After the via pattern is etched to a desired depth in dielectric layer 42, a second photoresist layer 52 is deposited over the substrate (step 35) and patterned according to a trench pattern (step 36). During the photoresist development portion of the patterning process, photoresist comes in contact with the exposed sidewall areas 53 of ARC 46. Since ARC 46 contains only trace levels of nitrogen, however, there are few or no amine groups that migrate from the ARC to the photoresist layer and interfere with the development process. Thus, the problem of portions of undeveloped photoresist discussed above with respect to FIG. 1D is avoided and a successful transfer of the trench pattern into photoresist layer 52 occurs as shown in FIG. 3F.
Next, trench pattern 54 is transferred into the film stack underlying photoresist layer 53 using an appropriate etching technique as discussed above with respect to step 33 (step 37). Finally, as shown in FIG. 3G, the remaining photoresist is stripped (step 38) and the substrate is ready to have a conductive material, such as copper, deposited in the via and trench areas.
While the example described above used a single layer of ARC material 46, other embodiments of the invention may employ two or more separate layers stacked on top of each other. For example, in one specific embodiment shown in FIG. 4, ARC material 46 includes an ARC layer 46 b formed over an ARC layer 46 a. ARC layer 46 a is designed primarily for light absorption and thus parameters used during deposition of the layer are optimized to deposit an nitrogen-free ARC layer having a high extinction coefficient (k).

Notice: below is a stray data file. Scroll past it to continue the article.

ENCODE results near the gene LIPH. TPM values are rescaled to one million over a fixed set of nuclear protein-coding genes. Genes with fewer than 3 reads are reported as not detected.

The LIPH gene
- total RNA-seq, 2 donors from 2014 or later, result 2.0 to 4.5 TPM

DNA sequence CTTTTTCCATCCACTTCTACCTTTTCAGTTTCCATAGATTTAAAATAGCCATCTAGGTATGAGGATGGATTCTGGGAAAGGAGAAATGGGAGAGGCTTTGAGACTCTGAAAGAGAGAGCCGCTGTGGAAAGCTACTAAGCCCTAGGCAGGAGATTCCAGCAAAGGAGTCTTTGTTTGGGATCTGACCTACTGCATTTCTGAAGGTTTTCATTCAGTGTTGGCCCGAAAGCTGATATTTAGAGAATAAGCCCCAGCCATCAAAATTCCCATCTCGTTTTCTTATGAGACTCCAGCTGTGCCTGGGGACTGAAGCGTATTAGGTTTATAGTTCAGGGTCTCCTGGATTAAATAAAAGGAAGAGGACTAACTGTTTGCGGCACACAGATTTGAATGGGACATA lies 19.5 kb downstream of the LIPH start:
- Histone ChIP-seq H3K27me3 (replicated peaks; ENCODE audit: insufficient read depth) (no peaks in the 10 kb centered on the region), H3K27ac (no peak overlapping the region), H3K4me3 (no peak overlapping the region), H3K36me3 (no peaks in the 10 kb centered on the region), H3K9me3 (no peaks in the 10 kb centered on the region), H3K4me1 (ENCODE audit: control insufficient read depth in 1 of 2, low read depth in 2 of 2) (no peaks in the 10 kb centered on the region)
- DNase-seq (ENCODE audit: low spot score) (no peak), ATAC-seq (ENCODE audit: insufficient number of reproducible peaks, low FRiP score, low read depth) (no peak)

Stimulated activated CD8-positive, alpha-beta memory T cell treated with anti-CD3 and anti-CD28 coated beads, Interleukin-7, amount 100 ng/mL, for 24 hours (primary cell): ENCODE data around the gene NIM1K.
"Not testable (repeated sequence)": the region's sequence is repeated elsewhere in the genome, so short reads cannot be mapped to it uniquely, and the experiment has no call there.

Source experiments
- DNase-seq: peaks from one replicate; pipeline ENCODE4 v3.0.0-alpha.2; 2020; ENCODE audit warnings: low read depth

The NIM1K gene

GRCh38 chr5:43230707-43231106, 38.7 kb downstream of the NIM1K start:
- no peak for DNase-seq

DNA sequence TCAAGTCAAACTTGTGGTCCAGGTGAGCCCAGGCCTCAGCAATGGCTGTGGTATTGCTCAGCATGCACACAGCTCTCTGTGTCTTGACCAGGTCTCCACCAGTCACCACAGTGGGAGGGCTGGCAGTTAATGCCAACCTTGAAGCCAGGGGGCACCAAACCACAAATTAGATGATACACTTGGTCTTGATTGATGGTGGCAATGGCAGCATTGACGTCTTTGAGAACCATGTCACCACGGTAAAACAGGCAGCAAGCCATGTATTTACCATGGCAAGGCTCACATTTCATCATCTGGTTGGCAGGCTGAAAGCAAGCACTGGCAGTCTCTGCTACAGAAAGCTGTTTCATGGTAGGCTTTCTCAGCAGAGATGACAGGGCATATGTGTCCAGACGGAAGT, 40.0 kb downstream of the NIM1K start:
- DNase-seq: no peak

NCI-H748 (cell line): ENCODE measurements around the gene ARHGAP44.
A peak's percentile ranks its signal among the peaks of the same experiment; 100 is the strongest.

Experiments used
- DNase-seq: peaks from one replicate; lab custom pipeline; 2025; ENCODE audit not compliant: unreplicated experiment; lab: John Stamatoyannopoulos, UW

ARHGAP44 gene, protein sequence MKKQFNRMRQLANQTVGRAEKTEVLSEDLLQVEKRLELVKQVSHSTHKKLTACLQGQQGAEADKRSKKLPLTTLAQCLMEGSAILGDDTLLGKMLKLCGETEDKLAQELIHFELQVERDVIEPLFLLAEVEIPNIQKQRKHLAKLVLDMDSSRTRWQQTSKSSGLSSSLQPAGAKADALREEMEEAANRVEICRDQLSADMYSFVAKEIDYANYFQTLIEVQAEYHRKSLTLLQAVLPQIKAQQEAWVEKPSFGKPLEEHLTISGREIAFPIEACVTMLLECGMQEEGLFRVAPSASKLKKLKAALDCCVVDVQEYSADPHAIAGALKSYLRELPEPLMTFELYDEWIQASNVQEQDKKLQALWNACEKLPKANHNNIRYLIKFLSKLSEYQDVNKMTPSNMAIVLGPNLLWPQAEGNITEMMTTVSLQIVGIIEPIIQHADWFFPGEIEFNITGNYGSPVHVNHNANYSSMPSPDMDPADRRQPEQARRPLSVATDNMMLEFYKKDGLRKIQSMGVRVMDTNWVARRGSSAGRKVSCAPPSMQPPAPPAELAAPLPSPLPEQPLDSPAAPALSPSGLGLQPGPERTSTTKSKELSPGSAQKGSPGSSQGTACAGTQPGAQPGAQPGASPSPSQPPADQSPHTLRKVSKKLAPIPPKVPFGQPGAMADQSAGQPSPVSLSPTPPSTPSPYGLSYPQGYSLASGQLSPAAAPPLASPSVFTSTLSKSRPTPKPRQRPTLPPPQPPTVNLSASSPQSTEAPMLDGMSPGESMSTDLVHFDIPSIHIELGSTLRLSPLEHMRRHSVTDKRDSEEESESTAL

As discussed above, the extinction coefficient of the nitrogen-free ARC is related to the amount of silicon and hydrogen incorporated into the ARC among other factors. One way to increase the extinction coefficient is to increase the flow rate of the silicon source, such as silane, relative to the flow rate of the oxygen source. RF power, electrode spacing and chamber pressure also effect the extinction coefficient. Generally, any or all of lower RF power levels, closer electrode spacing and lower chamber pressure can be used to raise the extinction coefficient of the ARC.
In one embodiment layer 46 a has a k value of between about 0.4 and 1.1 at deep UV wavelengths. ARC layer 46 b, on the other hand, is designed primarily for phase shift cancellation. Specifically, properties of layer 46 b cause reflections that cancel those generated at the interface between overlying material such as an overlying photoresist layer. Thus, the extinction coefficient of layer 46 b is lower than that of layer 46 a. In one specific embodiment, layer 46 b has an extinction coefficient between about 0.2 and 0.5.
The thickness of ARC layers 46 a and 46 b varies depending on the application the layers are used for. In one embodiment the overall thickness of layer 46 is between about 250-1300 Å with layer 46 a having a thickness of between about 100-300 Å and layer 46 b having a thickness of between about 150-1000 Å. In contrast, hard mask layer 44 typically has a thickness of between about 500-5000 Å depending on the thickness of dielectric layer 42 that needs to be etched and the etch selectivity between hard mask layer 44 and dielectric layer 42.
Also shown in FIG. 4 is a silicon dioxide capping layer 55. Some embodiments of the invention form a thin silicon dioxide capping layer over ARC layer 46 in order to protect the ARC layer during the photoresist stripping process. Typical photoresist stripping processes expose the substrate to a plasma of activated oxygen. Such oxygen can react with the carbon in the ARC film to form CO2, which is a volatile product that is exhausted from the chamber during the ashing process. The loss of carbon in the ARC layer may undesirably change the refractive and/or absorption indices of the ARC layer.